When I was a grad student, the weekend had little significance. Studying literature, I only needed to be in meetings occasionally, and I dressed accordingly: the choice between jeans and chinos, linen or flannel or Oxford cloth was a whim. I wore a jacket some days, but only for variety.
The cultural theorist and musicologist Theodor Adorno used to say that he was lucky because his work and leisure were the same activities: listening to music, reading, writing, teaching. He didn’t need “free time” because his work life wasn’t “unfree.” Adorno was comparing his situation to people with factory, service and office jobs, clocking in to work, and clocking out to have fun, people wearing a uniform from Monday to Friday, and dressing for themselves at the weekend.
Since Adorno’s time, things have changed. The decline of strict dress codes (and factory jobs) mean that if you work a traditional 9-5 Monday to Friday job, it’s less and less likely that you are required to dress utterly differently when you work. The rise of the “gig economy” means that fewer people experience that strict sartorial border between work and leisure. And as students, freelancers and self-employed people know, this kind of freedom cuts both ways: the whole week is your own, but it’s never truly free because you could always be working.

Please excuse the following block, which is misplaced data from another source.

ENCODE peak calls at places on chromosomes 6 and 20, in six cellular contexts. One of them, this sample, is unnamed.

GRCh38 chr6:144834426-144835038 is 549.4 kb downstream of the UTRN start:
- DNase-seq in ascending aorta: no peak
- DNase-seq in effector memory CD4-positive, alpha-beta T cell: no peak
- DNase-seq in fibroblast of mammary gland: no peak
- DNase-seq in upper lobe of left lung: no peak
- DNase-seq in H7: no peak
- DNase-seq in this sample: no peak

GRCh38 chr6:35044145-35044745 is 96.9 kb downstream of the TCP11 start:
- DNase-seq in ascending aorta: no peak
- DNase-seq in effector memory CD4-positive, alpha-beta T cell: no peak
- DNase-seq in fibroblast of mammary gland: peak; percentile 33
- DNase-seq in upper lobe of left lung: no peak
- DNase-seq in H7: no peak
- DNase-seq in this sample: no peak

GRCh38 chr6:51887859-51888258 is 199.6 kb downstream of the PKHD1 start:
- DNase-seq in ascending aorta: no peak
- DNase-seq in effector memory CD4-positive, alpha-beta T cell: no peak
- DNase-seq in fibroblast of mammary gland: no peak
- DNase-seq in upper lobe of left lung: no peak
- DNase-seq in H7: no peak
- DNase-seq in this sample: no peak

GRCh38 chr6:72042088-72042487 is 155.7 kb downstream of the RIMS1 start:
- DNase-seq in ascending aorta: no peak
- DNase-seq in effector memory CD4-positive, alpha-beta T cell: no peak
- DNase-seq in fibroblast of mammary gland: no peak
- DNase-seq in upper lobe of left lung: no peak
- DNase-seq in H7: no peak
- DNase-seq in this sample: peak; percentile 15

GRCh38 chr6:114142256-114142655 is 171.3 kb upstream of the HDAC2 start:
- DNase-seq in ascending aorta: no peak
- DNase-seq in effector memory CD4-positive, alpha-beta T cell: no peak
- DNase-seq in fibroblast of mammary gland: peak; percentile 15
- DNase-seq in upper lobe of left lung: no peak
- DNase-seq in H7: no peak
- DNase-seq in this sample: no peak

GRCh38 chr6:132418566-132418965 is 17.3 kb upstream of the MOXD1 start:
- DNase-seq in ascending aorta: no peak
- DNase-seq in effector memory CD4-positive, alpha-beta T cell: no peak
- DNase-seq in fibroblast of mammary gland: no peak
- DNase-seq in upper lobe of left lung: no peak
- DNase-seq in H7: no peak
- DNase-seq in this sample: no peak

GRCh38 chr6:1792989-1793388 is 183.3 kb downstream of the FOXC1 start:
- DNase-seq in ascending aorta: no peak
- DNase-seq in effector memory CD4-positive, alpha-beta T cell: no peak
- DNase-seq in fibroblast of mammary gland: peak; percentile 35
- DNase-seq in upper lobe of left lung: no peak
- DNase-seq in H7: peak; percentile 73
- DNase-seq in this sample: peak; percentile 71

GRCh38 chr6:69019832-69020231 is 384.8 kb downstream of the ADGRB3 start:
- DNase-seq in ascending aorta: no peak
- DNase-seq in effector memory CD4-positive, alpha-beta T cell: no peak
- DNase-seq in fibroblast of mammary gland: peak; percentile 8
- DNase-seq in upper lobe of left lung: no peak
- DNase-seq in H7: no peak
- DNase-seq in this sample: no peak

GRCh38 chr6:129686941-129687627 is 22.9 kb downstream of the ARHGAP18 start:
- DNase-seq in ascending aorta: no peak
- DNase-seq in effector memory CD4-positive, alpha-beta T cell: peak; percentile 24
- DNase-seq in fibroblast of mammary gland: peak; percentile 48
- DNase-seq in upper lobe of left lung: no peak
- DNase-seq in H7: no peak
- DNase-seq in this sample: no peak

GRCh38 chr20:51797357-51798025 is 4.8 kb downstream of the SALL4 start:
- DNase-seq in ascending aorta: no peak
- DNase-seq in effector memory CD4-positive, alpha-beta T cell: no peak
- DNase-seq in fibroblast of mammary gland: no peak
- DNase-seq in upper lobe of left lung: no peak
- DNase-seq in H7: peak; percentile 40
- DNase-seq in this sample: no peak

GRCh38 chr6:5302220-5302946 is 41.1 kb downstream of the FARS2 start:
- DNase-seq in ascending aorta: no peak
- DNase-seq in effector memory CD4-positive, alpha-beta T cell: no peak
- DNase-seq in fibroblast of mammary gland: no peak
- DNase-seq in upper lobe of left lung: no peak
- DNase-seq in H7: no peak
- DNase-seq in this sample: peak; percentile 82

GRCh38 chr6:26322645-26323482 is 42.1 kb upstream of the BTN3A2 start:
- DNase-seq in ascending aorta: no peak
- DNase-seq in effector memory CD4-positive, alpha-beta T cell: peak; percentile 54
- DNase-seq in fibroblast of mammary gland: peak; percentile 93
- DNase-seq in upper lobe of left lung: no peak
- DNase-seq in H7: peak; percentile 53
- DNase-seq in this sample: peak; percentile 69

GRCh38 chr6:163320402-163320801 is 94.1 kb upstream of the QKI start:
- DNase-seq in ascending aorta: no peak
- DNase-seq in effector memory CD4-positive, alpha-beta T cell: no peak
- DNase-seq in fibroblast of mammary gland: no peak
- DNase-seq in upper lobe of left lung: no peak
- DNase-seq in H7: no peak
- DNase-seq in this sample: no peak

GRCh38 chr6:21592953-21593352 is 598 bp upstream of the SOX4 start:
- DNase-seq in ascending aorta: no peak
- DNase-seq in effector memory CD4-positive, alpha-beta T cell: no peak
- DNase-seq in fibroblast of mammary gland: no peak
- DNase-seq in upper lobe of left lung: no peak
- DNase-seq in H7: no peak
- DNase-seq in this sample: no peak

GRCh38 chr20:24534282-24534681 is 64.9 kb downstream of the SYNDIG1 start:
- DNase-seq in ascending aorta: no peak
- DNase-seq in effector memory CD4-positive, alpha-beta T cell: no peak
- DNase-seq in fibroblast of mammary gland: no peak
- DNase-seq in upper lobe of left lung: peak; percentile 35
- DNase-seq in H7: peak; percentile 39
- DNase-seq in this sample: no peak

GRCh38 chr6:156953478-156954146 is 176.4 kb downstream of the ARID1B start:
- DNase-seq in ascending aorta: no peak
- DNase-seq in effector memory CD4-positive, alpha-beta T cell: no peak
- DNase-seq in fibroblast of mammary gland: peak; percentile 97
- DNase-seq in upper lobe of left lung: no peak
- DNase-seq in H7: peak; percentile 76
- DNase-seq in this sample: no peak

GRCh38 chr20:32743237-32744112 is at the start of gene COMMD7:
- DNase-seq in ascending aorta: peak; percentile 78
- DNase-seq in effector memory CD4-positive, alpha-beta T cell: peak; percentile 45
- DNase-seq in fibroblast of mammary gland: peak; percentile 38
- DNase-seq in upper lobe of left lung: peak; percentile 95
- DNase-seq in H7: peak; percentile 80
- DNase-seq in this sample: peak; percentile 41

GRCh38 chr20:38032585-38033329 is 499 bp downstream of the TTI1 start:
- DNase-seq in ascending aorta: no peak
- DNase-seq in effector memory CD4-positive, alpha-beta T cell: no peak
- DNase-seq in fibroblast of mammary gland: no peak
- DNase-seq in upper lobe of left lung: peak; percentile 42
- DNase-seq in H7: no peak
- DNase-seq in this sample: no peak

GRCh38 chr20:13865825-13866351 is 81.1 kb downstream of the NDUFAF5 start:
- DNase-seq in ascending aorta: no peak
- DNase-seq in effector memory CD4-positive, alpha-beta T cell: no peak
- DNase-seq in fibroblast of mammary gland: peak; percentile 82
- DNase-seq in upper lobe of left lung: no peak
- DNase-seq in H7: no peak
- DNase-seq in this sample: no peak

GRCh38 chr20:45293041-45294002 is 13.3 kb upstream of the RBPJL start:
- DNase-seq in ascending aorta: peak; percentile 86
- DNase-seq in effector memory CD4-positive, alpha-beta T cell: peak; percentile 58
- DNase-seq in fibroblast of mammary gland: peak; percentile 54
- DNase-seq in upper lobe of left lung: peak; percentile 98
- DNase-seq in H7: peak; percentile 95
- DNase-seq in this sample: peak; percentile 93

The decline in sartorial distinctions had positive effects. Without the strictures of uniform, clothes can articulate personality rather than conformity. Even if you love conservative business dress, the meaning of a dark suit and soporific tie is different if you wear them by choice. Some lament the decline of classic clothing, but what the “casual revolution” overturned was the sense of obligation. It emphasized the positive reasons people are drawn to suits: the craft, the silhouettes, the expression of style or statement or sex appeal. The gray flannel suit was a symbol of corporate orthodoxy, but wearing one now amongst a sea of four-season worsteds is a sign of style.
Nevertheless, distinctions between work and leisure can be gratifying. I’m no longer a student, but I have a job with a flexible dress code, so there’s nothing stopping me wearing jeans to the office. I choose not to because there’s pleasure in the differences. A soft, textured jacket is not out of place in even my fairly casual office, and putting one on lends a sense of focus. Equally, I now associate denim with sleeping in, lengthy brunches, and afternoons spent in conversation and magazines. My newest jeans are still dark indigo, but each degree of fading will be a mark of time well spent, be it hiking, in cafés, or just on the sofa. The jacket and jeans are both considered choices; neither is merely a break from wearing the other.
Adorno’s point in 1969 was that leisure is most distinct when work is miserable. Dressing for the weekend doesn’t mean trying to recreate an absolute separation between leisure and work, but it might mean finding and enjoying the differences.